verb (used with object), sewed, sewn or sewed, sew·ing.
- to join or attach by stitches.
- to make, repair, etc., (a garment) by such means.
- to enclose or secure with stitches: to sew flour in a bag.
- to close (a hole, wound, etc.) by means of stitches (usually followed by up).
verb (used without object), sewed, sewn or sewed, sew·ing.
- to work with a needle and thread or with a sewing machine.
- sew up,
- Informal.to get or have a monopoly of; control exclusively.
- Informal.to complete or conclude (arrangements, negotiations, etc.) successfully: They were about to sew up the deal when the argument started.
- to gain or be assured of: He tried to sew up as many votes as possible before the convention.
verb (used with object), sewed, sew·ing.
- to ground (a vessel) at low tide (sometimes fol by up).
verb (used without object), sewed, sew·ing.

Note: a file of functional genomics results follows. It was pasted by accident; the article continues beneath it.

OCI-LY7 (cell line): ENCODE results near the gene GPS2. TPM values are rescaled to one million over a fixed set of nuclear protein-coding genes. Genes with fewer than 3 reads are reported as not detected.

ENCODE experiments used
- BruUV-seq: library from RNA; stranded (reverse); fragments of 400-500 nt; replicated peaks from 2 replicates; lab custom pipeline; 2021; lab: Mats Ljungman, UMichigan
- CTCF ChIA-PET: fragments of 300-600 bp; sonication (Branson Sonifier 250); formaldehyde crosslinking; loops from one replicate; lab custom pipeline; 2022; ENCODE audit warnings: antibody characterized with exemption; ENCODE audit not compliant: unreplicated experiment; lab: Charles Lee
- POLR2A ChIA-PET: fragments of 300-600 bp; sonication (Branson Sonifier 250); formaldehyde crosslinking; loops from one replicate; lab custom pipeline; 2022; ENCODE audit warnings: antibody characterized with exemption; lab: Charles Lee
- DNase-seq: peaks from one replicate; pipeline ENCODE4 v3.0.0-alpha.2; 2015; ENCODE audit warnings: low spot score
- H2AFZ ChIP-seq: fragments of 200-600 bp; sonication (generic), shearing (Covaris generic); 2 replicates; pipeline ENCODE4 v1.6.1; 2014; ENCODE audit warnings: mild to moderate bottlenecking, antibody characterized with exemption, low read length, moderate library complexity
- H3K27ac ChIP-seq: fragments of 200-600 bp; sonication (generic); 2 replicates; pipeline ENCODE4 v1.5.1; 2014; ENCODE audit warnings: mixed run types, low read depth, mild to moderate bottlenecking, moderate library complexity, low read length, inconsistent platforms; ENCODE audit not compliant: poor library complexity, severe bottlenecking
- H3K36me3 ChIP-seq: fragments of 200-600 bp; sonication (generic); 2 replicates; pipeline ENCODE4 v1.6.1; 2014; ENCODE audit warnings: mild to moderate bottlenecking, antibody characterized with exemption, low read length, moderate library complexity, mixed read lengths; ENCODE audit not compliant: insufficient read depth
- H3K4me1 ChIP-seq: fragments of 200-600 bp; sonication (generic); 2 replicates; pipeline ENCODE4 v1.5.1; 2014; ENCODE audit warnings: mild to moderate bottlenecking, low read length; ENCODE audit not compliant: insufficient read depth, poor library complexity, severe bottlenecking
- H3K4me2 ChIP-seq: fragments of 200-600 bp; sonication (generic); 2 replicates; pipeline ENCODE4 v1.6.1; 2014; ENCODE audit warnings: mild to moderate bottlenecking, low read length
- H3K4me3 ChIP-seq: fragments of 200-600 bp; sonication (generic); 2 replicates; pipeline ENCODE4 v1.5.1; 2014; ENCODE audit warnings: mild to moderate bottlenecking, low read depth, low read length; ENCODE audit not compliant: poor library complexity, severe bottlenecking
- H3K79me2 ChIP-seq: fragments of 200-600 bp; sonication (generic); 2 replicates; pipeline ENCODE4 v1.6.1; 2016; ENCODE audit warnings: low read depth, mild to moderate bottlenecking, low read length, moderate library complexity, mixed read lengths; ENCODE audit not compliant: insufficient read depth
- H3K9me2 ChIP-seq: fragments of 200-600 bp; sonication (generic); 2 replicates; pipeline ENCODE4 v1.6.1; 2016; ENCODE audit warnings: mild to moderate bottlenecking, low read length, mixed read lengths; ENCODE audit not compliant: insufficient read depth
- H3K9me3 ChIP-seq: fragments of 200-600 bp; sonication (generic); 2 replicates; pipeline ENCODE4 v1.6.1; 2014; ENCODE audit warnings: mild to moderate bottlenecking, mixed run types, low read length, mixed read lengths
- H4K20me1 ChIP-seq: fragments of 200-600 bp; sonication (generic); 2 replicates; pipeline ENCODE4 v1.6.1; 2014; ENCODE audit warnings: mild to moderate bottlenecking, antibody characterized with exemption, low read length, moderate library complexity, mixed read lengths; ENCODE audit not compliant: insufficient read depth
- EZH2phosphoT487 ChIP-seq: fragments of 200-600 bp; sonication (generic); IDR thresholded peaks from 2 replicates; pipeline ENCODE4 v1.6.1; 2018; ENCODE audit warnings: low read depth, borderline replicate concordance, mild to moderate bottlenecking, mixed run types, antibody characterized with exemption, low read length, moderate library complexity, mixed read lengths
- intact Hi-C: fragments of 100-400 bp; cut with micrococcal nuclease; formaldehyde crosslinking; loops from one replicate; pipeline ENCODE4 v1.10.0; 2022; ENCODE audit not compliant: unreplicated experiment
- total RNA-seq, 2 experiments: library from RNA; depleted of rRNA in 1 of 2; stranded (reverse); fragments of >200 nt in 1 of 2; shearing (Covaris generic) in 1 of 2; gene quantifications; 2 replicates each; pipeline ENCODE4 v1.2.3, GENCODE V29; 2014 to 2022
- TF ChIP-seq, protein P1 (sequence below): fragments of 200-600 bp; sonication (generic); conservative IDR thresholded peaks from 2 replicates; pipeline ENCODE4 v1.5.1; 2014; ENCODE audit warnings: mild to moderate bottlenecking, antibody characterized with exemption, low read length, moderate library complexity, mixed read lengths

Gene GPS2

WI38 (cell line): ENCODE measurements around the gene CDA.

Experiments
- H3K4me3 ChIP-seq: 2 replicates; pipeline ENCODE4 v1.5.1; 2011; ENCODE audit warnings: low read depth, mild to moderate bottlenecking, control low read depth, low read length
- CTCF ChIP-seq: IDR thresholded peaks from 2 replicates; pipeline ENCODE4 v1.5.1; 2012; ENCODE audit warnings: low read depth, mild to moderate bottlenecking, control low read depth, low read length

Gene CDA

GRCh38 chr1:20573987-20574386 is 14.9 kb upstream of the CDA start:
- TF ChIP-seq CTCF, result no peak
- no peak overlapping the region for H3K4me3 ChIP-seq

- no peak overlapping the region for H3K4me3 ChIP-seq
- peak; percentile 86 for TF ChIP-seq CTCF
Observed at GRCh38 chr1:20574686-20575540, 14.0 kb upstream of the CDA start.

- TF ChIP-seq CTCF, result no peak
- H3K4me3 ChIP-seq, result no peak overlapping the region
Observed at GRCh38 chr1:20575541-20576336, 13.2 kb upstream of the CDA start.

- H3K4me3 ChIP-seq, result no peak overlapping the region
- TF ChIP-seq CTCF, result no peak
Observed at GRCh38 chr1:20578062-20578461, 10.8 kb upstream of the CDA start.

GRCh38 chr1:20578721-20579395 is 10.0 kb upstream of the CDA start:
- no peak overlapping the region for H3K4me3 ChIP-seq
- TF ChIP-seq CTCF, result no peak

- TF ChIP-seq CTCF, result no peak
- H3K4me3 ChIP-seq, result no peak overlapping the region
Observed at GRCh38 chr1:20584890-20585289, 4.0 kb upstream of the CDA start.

- (of a vessel) to be grounded at low tide.
- the amount of additional water necessary to float a grounded vessel.
verb sews, sewing, sewed, sewn or sewed
- to join or decorate (pieces of fabric, etc) by means of a thread repeatedly passed through with a needle or similar implement
- (tr; often foll by on or up) to attach, fasten, or close by sewing
- (tr) to make (a garment, etc) by sewing
v.Old English siwian “to stitch, sew, mend, patch, knit together,” earlier siowian, from Proto-Germanic *siwjanan (cf. Old Norse syja, Swedish sy, Danish sye, Old Frisian sia, Old High German siuwan, Gothic siujan “to sew”), from PIE root *syu- “to bind, sew” (cf. Sanskrit sivyati “sews,” sutram “thread, string;” Greek hymen “thin skin, membrane,” hymnos “song;” Latin suere “to sew, sew together;” Old Church Slavonic šijo “to sew,” šivu “seam;” Lettish siuviu, siuti “to sew,” siuvikis “tailor;” Russian švec “tailor”). Related: Sewed; sewing. To sew (something) up “bring it to a conclusion” is a figurative use attested by 1904.